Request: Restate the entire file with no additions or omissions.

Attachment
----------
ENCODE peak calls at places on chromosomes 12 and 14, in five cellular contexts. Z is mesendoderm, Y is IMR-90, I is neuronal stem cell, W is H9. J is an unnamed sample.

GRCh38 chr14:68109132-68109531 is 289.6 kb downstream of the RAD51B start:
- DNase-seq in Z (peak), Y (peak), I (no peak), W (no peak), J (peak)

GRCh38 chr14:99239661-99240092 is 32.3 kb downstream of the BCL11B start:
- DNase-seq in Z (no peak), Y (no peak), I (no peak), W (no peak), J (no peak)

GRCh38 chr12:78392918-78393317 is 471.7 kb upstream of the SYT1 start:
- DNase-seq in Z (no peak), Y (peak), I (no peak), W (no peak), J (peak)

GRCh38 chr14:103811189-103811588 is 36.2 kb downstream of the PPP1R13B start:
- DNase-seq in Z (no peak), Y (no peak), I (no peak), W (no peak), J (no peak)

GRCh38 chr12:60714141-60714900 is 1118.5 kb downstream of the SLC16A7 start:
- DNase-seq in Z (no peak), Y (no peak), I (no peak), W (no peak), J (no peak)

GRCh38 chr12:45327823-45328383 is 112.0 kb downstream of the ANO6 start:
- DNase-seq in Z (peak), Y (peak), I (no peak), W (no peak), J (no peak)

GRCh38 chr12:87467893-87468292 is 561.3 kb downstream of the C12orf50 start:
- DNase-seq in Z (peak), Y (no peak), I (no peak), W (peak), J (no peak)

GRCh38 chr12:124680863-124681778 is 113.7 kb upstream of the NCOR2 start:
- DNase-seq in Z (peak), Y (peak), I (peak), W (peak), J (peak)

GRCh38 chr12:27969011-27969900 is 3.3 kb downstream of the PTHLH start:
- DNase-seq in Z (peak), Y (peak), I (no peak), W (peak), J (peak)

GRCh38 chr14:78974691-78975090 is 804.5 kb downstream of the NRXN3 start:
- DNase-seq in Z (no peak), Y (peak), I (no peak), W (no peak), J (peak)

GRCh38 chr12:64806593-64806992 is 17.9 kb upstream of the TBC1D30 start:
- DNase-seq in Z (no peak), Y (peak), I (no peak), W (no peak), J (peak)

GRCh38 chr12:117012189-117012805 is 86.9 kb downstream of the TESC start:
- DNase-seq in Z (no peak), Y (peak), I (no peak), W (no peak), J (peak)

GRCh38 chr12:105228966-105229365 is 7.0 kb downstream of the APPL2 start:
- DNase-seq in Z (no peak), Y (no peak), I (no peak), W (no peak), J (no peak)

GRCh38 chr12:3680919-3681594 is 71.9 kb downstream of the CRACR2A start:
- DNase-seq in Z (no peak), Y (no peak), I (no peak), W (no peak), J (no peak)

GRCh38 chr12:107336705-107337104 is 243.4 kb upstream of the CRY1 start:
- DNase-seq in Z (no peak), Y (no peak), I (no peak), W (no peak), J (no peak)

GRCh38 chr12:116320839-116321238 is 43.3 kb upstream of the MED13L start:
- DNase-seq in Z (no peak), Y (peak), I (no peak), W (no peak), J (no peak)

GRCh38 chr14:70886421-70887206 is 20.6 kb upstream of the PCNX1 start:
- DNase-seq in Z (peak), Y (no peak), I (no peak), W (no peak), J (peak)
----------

ENCODE peak calls at places on chromosomes 12 and 14, in five cellular contexts. Z is mesendoderm, Y is IMR-90, I is neuronal stem cell, W is H9. J is an unnamed sample.

GRCh38 chr14:68109132-68109531 is 289.6 kb downstream of the RAD51B start:
- DNase-seq in Z (peak), Y (peak), I (no peak), W (no peak), J (peak)

GRCh38 chr14:99239661-99240092 is 32.3 kb downstream of the BCL11B start:
- DNase-seq in Z (no peak), Y (no peak), I (no peak), W (no peak), J (no peak)

GRCh38 chr12:78392918-78393317 is 471.7 kb upstream of the SYT1 start:
- DNase-seq in Z (no peak), Y (peak), I (no peak), W (no peak), J (peak)

GRCh38 chr14:103811189-103811588 is 36.2 kb downstream of the PPP1R13B start:
- DNase-seq in Z (no peak), Y (no peak), I (no peak), W (no peak), J (no peak)

GRCh38 chr12:60714141-60714900 is 1118.5 kb downstream of the SLC16A7 start:
- DNase-seq in Z (no peak), Y (no peak), I (no peak), W (no peak), J (no peak)

GRCh38 chr12:45327823-45328383 is 112.0 kb downstream of the ANO6 start:
- DNase-seq in Z (peak), Y (peak), I (no peak), W (no peak), J (no peak)

GRCh38 chr12:87467893-87468292 is 561.3 kb downstream of the C12orf50 start:
- DNase-seq in Z (peak), Y (no peak), I (no peak), W (peak), J (no peak)

GRCh38 chr12:124680863-124681778 is 113.7 kb upstream of the NCOR2 start:
- DNase-seq in Z (peak), Y (peak), I (peak), W (peak), J (peak)

GRCh38 chr12:27969011-27969900 is 3.3 kb downstream of the PTHLH start:
- DNase-seq in Z (peak), Y (peak), I (no peak), W (peak), J (peak)

GRCh38 chr14:78974691-78975090 is 804.5 kb downstream of the NRXN3 start:
- DNase-seq in Z (no peak), Y (peak), I (no peak), W (no peak), J (peak)

GRCh38 chr12:64806593-64806992 is 17.9 kb upstream of the TBC1D30 start:
- DNase-seq in Z (no peak), Y (peak), I (no peak), W (no peak), J (peak)

GRCh38 chr12:117012189-117012805 is 86.9 kb downstream of the TESC start:
- DNase-seq in Z (no peak), Y (peak), I (no peak), W (no peak), J (peak)

GRCh38 chr12:105228966-105229365 is 7.0 kb downstream of the APPL2 start:
- DNase-seq in Z (no peak), Y (no peak), I (no peak), W (no peak), J (no peak)

GRCh38 chr12:3680919-3681594 is 71.9 kb downstream of the CRACR2A start:
- DNase-seq in Z (no peak), Y (no peak), I (no peak), W (no peak), J (no peak)

GRCh38 chr12:107336705-107337104 is 243.4 kb upstream of the CRY1 start:
- DNase-seq in Z (no peak), Y (no peak), I (no peak), W (no peak), J (no peak)

GRCh38 chr12:116320839-116321238 is 43.3 kb upstream of the MED13L start:
- DNase-seq in Z (no peak), Y (peak), I (no peak), W (no peak), J (no peak)

GRCh38 chr14:70886421-70887206 is 20.6 kb upstream of the PCNX1 start:
- DNase-seq in Z (peak), Y (no peak), I (no peak), W (no peak), J (peak)